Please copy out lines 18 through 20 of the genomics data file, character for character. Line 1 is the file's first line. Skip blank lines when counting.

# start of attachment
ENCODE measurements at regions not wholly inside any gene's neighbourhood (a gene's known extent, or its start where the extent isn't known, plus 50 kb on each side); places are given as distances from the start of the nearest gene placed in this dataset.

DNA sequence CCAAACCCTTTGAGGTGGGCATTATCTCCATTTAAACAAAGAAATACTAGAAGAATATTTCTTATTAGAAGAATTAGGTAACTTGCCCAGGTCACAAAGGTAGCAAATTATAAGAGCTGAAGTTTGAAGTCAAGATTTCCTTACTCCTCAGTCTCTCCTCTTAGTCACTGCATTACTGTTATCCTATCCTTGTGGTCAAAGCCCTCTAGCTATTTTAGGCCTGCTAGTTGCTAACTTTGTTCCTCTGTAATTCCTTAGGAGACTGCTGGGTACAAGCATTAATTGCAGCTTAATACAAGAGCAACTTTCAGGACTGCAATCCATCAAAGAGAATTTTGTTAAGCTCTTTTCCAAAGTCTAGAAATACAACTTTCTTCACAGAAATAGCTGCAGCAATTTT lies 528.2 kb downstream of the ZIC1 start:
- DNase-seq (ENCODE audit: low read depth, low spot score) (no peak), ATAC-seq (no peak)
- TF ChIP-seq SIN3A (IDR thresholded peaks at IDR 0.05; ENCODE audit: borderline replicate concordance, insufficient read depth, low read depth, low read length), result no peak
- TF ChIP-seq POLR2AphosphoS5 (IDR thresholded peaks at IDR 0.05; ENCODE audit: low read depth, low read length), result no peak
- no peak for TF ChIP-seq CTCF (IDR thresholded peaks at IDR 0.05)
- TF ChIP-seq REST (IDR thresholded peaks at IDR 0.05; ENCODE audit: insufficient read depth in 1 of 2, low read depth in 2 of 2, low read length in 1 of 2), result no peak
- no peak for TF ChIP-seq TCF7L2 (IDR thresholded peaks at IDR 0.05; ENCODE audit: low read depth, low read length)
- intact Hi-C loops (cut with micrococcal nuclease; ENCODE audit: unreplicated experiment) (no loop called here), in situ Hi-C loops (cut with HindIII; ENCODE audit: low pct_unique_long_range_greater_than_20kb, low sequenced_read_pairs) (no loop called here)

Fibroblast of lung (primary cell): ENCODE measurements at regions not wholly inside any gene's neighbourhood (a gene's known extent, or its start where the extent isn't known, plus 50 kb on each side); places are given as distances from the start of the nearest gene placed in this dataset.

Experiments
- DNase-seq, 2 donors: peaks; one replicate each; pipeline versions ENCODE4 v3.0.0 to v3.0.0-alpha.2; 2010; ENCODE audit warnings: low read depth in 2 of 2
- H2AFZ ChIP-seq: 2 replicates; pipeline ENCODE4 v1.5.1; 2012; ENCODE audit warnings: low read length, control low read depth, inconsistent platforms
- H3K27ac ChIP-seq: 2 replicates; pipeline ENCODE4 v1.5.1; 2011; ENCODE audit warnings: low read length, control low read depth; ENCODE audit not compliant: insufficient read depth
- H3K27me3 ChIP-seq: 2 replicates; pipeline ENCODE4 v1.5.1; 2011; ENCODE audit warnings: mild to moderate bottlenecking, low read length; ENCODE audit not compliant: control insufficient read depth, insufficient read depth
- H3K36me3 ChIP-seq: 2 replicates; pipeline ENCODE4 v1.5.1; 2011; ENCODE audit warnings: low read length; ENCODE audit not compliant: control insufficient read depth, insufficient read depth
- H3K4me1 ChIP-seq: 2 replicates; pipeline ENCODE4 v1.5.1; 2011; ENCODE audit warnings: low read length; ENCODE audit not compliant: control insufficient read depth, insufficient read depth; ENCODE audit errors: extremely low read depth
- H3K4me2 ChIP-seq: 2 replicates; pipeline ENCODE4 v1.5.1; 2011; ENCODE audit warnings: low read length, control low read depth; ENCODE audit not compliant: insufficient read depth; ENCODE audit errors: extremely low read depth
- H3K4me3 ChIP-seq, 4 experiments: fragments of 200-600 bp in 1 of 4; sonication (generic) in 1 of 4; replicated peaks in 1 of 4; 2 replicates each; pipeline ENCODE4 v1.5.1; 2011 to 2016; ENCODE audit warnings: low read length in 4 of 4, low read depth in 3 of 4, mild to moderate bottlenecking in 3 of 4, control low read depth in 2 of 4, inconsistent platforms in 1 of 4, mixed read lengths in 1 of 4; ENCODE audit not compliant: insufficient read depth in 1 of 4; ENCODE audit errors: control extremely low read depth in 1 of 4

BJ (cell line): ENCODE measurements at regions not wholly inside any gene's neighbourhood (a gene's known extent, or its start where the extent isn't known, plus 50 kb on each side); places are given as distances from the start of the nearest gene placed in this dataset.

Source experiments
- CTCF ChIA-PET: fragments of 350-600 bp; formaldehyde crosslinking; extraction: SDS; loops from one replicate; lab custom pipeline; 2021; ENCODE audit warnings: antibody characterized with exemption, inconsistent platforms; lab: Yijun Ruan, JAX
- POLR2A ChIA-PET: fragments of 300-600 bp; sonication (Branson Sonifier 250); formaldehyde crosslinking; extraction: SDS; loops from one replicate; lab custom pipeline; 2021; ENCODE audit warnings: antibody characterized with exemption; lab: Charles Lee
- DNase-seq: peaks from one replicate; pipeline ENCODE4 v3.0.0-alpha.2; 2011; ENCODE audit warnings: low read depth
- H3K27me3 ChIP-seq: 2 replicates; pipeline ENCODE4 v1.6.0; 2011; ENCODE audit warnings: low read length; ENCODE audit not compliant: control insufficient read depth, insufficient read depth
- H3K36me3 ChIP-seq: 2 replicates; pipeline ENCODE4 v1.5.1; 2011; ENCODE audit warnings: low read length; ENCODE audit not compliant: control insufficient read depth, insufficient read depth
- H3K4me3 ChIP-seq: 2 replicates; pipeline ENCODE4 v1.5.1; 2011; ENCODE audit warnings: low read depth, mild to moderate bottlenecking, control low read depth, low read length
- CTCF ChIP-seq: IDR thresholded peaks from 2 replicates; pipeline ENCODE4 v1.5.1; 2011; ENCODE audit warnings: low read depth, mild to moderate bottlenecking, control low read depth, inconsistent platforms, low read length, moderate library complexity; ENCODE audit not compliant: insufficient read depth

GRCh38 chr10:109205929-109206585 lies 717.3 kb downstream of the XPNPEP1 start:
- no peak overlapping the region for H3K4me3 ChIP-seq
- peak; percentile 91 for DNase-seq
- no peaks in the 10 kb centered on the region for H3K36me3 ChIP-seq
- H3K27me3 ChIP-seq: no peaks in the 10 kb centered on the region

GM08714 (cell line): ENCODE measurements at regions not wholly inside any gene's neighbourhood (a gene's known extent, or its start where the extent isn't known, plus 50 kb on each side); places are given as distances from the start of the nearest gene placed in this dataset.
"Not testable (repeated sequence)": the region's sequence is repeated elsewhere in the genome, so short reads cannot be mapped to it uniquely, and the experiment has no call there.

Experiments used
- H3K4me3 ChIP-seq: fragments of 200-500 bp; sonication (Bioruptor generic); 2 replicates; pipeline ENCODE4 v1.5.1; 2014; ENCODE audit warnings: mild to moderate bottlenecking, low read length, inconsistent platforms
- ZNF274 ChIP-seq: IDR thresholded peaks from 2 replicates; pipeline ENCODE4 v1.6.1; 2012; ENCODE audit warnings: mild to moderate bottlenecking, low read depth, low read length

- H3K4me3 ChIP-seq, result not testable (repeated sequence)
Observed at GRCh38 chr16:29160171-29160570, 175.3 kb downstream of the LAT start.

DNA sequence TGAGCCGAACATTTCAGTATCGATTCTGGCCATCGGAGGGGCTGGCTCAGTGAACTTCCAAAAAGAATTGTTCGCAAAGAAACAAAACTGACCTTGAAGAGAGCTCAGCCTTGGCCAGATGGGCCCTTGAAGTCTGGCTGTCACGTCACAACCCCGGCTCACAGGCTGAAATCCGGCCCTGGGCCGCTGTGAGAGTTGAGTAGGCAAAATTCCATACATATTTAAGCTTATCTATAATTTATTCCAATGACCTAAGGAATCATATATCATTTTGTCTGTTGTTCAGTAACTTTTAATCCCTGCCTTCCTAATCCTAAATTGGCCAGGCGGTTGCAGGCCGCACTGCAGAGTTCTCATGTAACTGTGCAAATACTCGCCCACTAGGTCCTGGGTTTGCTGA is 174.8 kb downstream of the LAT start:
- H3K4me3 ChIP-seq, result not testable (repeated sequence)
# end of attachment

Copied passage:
- H3K4me2 ChIP-seq: 2 replicates; pipeline ENCODE4 v1.5.1; 2011; ENCODE audit warnings: low read length, control low read depth; ENCODE audit not compliant: insufficient read depth; ENCODE audit errors: extremely low read depth
- H3K4me3 ChIP-seq, 4 experiments: fragments of 200-600 bp in 1 of 4; sonication (generic) in 1 of 4; replicated peaks in 1 of 4; 2 replicates each; pipeline ENCODE4 v1.5.1; 2011 to 2016; ENCODE audit warnings: low read length in 4 of 4, low read depth in 3 of 4, mild to moderate bottlenecking in 3 of 4, control low read depth in 2 of 4, inconsistent platforms in 1 of 4, mixed read lengths in 1 of 4; ENCODE audit not compliant: insufficient read depth in 1 of 4; ENCODE audit errors: control extremely low read depth in 1 of 4

BJ (cell line): ENCODE measurements at regions not wholly inside any gene's neighbourhood (a gene's known extent, or its start where the extent isn't known, plus 50 kb on each side); places are given as distances from the start of the nearest gene placed in this dataset.